Shared Library Linking in ROOT6 vs ROOT5

Hi All,

I am having trouble migrating code from ROOT 5.34 (where it runs perfectly) up to ROOT6. Currently, the code compiles fine, but I am having trouble with the linking. I feel like this question is pretty straight forward and might be addressed somewhere, but I have found some contradictory/outdated answers, but none that work quite right.

Here is a breakdown of the situation:

We have libraries A, B, C … X, Y, Z. At compile time, A must be compiled first, and libraries B - Y all depend on A and increasingly on each other. But at run time libA loads libZ which does not depend on A (this is somewhat historical since libZ contains a bunch of style options and is fairly ‘unimportant’.)

So, in ROOT 5, libraries A - Z are independently compiled, and can be compiled in roughly any order (after A). Each library follows the same steps: first the source code, then a dictionary is generated with rootcint, then the shared library is compiled. The last step passes that library along with all the libraries it depends on to rlibmap. For example:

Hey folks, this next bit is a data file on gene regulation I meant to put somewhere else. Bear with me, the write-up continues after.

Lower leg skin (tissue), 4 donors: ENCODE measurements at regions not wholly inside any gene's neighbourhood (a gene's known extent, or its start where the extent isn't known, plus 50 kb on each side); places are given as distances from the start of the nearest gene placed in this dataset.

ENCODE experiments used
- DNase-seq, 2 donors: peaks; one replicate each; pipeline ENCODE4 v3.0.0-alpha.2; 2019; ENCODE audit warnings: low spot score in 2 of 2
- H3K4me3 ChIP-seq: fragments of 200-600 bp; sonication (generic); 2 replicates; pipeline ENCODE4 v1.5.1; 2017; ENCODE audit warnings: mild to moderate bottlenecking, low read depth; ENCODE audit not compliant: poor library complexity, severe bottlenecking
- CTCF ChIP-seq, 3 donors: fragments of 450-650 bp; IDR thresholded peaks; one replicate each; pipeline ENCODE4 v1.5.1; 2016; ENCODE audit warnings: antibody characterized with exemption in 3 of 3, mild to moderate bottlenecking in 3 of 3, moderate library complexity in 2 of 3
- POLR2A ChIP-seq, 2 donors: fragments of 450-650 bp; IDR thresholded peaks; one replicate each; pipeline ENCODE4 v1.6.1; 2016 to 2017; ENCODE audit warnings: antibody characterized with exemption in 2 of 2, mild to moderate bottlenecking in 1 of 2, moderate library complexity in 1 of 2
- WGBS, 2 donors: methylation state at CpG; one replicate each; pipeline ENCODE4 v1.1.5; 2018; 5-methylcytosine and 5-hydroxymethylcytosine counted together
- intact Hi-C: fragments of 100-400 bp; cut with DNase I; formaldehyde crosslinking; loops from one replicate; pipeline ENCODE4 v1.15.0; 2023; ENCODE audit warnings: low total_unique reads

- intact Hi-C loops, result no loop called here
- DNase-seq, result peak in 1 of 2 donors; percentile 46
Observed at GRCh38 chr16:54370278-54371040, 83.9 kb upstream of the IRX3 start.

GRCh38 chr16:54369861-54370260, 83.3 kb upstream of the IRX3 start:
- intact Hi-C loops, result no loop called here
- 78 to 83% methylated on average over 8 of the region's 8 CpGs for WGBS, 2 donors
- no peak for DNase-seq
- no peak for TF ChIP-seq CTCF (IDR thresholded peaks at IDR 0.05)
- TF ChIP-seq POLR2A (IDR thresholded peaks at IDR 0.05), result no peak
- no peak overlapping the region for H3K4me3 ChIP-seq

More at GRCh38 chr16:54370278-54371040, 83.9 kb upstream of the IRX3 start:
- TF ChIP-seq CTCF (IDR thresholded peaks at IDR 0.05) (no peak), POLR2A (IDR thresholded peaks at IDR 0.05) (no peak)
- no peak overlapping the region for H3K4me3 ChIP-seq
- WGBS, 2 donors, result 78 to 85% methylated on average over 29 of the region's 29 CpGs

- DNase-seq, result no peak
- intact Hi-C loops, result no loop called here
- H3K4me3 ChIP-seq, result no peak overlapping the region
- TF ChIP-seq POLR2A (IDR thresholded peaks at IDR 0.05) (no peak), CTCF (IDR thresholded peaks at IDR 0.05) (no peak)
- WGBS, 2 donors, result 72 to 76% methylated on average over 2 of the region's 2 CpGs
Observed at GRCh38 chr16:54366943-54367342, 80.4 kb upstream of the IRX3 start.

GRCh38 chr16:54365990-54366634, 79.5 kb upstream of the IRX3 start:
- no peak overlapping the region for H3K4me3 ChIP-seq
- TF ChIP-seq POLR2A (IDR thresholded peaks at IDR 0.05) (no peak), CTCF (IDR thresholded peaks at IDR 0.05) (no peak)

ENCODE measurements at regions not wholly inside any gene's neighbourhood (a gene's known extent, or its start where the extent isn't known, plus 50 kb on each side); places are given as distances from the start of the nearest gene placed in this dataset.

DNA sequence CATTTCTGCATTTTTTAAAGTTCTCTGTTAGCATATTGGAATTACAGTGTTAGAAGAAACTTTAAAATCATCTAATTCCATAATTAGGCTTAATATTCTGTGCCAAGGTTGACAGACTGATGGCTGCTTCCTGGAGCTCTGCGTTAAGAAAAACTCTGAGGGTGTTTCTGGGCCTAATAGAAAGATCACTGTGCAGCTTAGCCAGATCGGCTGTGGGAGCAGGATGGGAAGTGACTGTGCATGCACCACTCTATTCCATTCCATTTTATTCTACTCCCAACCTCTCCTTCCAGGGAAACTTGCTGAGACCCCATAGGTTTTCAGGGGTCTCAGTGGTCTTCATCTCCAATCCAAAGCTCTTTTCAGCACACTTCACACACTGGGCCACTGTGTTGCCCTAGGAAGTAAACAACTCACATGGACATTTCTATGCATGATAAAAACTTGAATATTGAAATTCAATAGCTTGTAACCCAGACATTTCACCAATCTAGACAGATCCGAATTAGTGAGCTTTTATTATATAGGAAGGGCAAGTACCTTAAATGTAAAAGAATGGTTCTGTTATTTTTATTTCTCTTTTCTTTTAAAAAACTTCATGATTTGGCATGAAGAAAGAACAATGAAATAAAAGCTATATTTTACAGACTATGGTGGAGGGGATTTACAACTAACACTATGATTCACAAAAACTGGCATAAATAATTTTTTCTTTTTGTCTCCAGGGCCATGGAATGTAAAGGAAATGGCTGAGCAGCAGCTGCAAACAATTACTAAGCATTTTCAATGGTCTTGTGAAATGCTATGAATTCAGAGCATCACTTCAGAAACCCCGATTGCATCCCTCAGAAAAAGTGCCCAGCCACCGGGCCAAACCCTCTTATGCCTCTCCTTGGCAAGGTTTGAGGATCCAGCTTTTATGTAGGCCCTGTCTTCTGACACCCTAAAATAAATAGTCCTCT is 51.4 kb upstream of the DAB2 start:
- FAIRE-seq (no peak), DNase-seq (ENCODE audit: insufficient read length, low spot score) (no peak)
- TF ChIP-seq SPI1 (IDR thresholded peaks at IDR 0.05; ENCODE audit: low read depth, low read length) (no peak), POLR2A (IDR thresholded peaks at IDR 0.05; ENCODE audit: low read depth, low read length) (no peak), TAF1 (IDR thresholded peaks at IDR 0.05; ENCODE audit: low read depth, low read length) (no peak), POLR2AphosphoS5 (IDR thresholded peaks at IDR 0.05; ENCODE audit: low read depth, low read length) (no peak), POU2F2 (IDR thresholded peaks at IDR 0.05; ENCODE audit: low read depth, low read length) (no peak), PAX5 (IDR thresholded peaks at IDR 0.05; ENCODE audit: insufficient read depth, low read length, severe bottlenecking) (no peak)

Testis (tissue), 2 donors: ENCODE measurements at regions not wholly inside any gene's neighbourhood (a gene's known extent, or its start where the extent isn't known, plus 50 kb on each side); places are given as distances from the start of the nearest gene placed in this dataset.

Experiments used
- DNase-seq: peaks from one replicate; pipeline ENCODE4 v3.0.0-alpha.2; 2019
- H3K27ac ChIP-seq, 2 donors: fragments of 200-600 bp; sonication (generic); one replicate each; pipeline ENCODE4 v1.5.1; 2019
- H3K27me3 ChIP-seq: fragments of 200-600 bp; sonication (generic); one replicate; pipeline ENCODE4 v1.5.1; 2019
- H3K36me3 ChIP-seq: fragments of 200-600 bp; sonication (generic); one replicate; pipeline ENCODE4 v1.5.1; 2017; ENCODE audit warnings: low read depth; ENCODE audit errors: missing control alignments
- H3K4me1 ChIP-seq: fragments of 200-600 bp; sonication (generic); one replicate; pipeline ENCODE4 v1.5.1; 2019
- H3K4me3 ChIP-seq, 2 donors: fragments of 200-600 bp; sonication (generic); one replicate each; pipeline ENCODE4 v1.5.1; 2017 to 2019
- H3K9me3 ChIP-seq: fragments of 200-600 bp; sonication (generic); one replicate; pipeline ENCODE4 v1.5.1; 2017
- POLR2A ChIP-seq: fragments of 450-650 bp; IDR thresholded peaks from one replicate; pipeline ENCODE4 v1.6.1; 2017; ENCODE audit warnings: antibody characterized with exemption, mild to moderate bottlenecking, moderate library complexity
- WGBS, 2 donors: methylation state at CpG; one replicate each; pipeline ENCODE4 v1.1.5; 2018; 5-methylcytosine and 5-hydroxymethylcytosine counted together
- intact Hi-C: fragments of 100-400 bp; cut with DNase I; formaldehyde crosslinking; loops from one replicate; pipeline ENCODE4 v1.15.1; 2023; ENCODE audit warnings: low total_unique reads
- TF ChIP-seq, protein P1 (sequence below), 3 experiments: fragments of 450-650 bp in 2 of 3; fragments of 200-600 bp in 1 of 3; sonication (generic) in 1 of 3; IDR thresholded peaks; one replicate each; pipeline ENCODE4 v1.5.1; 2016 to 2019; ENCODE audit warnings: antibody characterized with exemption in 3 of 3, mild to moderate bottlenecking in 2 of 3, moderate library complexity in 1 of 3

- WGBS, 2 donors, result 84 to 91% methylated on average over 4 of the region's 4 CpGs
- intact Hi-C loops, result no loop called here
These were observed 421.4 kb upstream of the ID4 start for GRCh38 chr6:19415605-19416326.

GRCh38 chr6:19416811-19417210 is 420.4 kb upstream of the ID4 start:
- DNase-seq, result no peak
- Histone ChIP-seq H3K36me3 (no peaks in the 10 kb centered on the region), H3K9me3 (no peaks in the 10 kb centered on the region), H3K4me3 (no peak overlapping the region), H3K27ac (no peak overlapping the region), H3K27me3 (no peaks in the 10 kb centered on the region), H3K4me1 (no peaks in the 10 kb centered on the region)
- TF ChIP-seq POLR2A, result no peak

$ rootcint -f -c -p -I[INCLUDES] K1.hh K2.hh K3.hh LinkDef.hh

$ g++ -c [CXXFLAGS] -o K_Dict.o

# Note that this command does not have any linked libraries (-lA -lC) etc
$ g++ -shared [FLAGS] -I[INCLUDES] K1.o K2.o K3.o K_Dict.o -o 

$ rlibmap -f -o LIBDIR/libK.rootmap -l -d libA libC libG -c LinkDef.hh

This created a rootmap file that listed all the classes in libK and all the libraries that need to be loaded in order to load libK.

Ok, so flash to ROOT6. rlibmap is no longer a thing, and rootcint is now a wrapper for rootcling.
So my compile now looks like this:

$ rootcling -rootbuild -f -s libK -rmf libK.rootmap -c -p -I[INCLUDES] K1.hh K2.hh K3.hh LinkDef.hh

$  g++ -c [CXXFLAGS] -o K_Dict.o # same as above

$ g++ -shared [FLAGS] -I[INCLUDES] K1.o K2.o K3.o  K_Dict.o -o # same as above

So now the problem is that when I try to load the libraries in ROOT:

root [] gSystem->Load("libK")

It complains that symbols (that can be found in libA) are undefined. Now, I can fix the problem if I add “-lA -lC -lG” to the g++ -shared command so that the libraries are explicitly linked, however this would require that things be compiled in the proper order (i.e. that the library exist at compile time.)